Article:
Starbucks isn’t just known for their coffee.
Over the years, Starbucks has proven itself to be one of the top employers. Known as “partners,” those finding themselves employed by Starbucks have a multitude of benefits, including free coffee, free membership to Spotify, discounts to gym memberships, college tuition perks, and a 5% match to a 401k.
Now, the company is offering a mental health care package.
In a letter to their employees last Thursday, CEO Kevin Johnson announced an initiative along with others to help improve employee productivity and engagement. The announcement came as Starbucks hosted a massive leadership conference in Chicago, at which 12,000 store managers participated.
In the letter, Johnson stated, “our store managers and field leaders will experience a Mental Health Matters session with a clinical psychologist that will introduce emotional first aid, followed by a discussion about what it means to thrive and develop self-awareness.”
Breaking The Stigma
Johnson additionally stated the initiative was brought on by finding employees afraid to reach out to the Employee Assistance Program, so they’re working to enhance the program, which provides short-term counseling services.
According to Senior Vice President of global public affairs and social impact for Starbucks, John Kelly, the current offerings are “very comprehensive.” But, he noted, just 4% to 5% of employees actually use it.
With its new efforts, Starbucks is also hoping to “break the stigma,” said Kelly, “and really normalize that your mental health is just as important as your physical health.”
Starbucks will also will partner with organizations such as the Born This Way Foundation, Lady Gaga’s wellness-focused nonprofit organization, and Team Red White & Blue, a nonprofit focused on helping veterans, to tackle the stigma around mental health.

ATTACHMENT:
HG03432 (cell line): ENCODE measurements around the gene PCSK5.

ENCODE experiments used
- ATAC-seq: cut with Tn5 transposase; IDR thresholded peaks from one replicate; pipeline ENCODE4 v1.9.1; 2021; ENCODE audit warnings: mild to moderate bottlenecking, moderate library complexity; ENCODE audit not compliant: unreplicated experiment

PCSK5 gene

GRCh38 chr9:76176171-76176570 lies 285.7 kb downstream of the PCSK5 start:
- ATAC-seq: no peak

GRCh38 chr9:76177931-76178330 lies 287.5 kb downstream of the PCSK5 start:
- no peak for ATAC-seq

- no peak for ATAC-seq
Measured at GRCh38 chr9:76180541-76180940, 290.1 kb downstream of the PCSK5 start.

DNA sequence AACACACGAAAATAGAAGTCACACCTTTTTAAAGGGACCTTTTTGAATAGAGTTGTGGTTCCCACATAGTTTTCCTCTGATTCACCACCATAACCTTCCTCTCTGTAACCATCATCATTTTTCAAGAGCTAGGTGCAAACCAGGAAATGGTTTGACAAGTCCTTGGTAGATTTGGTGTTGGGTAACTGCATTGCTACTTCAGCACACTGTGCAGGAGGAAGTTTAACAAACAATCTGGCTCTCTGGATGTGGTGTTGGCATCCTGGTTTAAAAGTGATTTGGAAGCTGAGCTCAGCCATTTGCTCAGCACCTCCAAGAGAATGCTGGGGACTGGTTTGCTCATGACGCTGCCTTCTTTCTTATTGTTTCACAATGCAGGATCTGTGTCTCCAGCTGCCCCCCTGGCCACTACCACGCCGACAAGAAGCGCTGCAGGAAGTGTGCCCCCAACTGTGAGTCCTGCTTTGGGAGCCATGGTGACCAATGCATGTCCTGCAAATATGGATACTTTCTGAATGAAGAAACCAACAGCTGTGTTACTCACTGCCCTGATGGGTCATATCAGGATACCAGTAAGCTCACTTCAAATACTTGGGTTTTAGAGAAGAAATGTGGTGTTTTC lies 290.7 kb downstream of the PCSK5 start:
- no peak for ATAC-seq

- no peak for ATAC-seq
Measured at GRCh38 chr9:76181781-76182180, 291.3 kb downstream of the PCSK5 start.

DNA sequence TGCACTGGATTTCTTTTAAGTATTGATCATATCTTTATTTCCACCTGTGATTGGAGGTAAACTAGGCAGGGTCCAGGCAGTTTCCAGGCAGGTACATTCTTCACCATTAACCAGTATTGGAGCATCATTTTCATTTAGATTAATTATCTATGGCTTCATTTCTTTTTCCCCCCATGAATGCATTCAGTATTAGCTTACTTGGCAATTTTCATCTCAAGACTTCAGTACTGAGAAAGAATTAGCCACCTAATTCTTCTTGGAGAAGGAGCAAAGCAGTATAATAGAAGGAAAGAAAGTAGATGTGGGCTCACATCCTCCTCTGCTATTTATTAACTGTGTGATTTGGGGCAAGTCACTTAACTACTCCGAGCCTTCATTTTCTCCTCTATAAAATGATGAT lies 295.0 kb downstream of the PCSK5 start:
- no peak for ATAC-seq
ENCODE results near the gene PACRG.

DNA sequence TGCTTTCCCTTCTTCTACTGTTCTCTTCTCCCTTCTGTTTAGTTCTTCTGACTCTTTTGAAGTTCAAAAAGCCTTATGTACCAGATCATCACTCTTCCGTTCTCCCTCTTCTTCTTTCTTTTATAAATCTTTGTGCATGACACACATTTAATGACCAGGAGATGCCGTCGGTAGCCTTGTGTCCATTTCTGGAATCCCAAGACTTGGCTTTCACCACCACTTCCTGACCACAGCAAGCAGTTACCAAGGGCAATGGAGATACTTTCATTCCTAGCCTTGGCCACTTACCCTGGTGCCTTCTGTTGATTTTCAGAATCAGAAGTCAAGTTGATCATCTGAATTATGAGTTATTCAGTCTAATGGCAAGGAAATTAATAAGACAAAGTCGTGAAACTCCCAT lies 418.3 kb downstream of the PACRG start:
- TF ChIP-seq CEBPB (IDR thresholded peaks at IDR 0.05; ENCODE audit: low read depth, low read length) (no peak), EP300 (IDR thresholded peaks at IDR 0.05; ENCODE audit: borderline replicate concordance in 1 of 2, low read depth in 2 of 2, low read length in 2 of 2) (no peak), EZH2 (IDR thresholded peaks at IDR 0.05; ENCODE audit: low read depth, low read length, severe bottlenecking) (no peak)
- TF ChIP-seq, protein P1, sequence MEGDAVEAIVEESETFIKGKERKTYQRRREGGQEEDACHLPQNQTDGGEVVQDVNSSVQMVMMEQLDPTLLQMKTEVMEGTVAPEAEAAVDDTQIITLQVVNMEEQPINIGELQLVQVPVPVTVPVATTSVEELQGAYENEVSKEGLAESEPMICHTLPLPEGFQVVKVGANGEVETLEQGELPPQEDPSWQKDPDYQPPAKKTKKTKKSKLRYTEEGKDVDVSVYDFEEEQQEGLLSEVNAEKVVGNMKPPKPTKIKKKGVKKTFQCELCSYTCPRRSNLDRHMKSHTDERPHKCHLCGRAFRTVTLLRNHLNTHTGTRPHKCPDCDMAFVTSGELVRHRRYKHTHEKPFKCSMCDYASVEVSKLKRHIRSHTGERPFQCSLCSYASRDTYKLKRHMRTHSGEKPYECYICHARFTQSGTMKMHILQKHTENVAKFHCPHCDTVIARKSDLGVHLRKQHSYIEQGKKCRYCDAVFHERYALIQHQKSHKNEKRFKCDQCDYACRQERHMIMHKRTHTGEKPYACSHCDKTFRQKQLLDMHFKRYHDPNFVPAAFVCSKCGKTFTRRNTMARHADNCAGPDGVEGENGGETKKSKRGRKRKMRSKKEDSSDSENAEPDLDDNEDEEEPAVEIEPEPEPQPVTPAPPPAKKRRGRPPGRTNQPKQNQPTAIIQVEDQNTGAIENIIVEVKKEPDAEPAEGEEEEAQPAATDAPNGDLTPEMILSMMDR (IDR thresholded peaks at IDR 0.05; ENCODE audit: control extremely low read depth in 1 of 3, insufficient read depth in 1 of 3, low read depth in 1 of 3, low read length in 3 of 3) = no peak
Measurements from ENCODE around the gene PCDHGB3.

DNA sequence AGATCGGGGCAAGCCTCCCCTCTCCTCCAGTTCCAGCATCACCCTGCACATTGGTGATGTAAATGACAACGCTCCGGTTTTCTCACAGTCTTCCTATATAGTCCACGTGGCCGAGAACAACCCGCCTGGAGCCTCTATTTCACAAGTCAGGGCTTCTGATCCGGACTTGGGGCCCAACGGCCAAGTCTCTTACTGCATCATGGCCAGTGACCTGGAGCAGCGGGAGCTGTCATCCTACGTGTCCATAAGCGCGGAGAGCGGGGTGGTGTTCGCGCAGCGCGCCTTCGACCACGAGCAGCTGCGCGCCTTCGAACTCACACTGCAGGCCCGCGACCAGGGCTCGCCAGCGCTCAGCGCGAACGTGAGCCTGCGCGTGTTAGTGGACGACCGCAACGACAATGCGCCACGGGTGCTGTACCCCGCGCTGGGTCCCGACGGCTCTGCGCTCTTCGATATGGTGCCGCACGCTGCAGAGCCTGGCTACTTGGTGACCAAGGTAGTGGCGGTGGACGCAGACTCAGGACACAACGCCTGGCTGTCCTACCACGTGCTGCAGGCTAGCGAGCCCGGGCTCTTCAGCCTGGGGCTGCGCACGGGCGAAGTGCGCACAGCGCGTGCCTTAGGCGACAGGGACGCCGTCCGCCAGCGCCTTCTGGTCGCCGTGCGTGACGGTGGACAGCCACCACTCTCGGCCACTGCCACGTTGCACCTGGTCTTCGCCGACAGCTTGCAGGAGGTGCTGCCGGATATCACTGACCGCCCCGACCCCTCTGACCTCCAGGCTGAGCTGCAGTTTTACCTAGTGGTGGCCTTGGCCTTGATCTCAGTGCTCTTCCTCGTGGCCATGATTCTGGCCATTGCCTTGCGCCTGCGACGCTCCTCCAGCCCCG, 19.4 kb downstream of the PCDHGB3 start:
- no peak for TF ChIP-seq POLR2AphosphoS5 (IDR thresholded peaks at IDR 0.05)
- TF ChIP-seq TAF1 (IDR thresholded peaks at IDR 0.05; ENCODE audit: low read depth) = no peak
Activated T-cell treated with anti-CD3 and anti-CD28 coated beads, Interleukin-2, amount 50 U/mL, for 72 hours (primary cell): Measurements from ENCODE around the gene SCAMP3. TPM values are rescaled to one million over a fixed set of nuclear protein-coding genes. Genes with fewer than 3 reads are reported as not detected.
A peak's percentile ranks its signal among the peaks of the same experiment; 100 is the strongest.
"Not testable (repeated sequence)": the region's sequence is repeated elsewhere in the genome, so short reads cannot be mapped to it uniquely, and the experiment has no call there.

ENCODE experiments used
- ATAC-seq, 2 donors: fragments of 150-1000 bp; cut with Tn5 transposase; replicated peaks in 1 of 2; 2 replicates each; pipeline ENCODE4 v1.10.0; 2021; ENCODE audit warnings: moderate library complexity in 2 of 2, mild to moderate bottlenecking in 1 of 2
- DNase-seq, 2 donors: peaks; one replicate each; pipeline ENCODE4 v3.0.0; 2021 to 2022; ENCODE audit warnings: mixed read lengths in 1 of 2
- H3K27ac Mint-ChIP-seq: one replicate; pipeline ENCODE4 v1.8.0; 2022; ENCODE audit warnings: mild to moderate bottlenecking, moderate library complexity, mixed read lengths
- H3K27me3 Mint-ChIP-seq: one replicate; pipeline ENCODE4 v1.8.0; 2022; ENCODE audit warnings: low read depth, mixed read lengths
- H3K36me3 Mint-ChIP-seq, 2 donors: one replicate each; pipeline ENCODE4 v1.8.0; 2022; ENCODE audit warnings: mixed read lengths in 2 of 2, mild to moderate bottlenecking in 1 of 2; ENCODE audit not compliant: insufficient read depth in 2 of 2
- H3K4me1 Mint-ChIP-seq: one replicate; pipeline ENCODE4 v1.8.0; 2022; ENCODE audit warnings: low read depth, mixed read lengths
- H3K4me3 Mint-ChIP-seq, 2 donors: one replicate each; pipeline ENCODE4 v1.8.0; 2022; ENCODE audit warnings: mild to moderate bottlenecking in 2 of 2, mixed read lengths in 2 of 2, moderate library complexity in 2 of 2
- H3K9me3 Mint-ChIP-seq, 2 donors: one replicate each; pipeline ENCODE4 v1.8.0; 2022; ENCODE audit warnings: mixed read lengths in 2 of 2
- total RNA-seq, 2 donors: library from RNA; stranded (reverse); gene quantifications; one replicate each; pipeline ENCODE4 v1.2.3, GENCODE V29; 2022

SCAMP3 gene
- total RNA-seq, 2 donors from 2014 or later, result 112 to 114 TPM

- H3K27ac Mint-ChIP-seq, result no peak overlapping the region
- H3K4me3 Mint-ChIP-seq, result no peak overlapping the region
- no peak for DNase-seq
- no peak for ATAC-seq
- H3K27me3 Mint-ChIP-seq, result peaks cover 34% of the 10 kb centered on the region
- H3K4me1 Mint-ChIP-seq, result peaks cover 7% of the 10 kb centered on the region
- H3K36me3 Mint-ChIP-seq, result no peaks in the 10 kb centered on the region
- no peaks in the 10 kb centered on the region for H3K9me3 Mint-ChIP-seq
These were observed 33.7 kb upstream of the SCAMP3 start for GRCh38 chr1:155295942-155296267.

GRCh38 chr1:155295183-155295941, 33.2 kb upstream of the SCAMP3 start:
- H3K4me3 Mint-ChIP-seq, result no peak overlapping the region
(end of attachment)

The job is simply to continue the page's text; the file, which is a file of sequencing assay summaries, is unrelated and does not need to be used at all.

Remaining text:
Employees in the U.S. and Canada will also have access to subscriptions to Headspace, an app that offers guided meditation, by January.
Nearly one in five U.S. adults live with mental illness, according to the National Institute of Mental Health.
“If we take a positive step forward, you know, sometimes that can be a catalyst for others to take a positive step forward and create a movement,” Johnson said in an interview.
The coffee company has always been known for its benefits. They recently launched a number of employee benefits and programs to keep and attract workers. In 2014, the company introduced the Starbucks College Achievement Program, which gives employees a full, free ride to Arizona State University. The company offers stock options to workers, and last year started testing a program that allow some employees to spend half of their workweek at a local nonprofit.
At the conference, Johnson added: “This is just the beginning, and we are excited and optimistic about what we will do in this regard. Look for meaningful changes to be rolled out over the next year.”
Starbucks is also continuing its plan to free up more time for employees to interact with customers. In the fourth quarter of 2018, the coffee chain started moving some “remedial tasks” that baristas were doing during the day to be completed after closing.
In fiscal 2020, it plans to automate, reduce or eliminate an additional 17 hours of tasks each week. For example, instead of writing out schedules by hand, store managers will create schedules digitally. Inventory of to-go items such as juices will also be automated, rather than being counted by an employee a few times a day.
“Those kinds of things make them have better jobs, deliver a better customer experience and just modernize what’s happening in our stores,” said Chief Operating Officer Roz Brewer.